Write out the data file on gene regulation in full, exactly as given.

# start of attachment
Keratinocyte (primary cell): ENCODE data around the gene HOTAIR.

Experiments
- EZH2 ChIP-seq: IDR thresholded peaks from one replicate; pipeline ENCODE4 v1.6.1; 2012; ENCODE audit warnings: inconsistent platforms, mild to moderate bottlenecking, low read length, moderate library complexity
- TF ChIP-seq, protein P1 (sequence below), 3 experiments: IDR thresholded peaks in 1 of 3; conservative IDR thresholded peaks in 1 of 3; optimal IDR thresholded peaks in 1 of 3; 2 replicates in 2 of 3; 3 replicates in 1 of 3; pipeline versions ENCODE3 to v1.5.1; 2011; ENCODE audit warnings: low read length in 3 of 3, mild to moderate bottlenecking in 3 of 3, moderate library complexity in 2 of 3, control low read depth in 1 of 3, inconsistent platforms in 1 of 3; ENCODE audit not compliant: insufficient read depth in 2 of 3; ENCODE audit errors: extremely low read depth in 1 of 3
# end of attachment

Keratinocyte (primary cell): ENCODE data around the gene HOTAIR.

Experiments
- EZH2 ChIP-seq: IDR thresholded peaks from one replicate; pipeline ENCODE4 v1.6.1; 2012; ENCODE audit warnings: inconsistent platforms, mild to moderate bottlenecking, low read length, moderate library complexity
- TF ChIP-seq, protein P1 (sequence below), 3 experiments: IDR thresholded peaks in 1 of 3; conservative IDR thresholded peaks in 1 of 3; optimal IDR thresholded peaks in 1 of 3; 2 replicates in 2 of 3; 3 replicates in 1 of 3; pipeline versions ENCODE3 to v1.5.1; 2011; ENCODE audit warnings: low read length in 3 of 3, mild to moderate bottlenecking in 3 of 3, moderate library complexity in 2 of 3, control low read depth in 1 of 3, inconsistent platforms in 1 of 3; ENCODE audit not compliant: insufficient read depth in 2 of 3; ENCODE audit errors: extremely low read depth in 1 of 3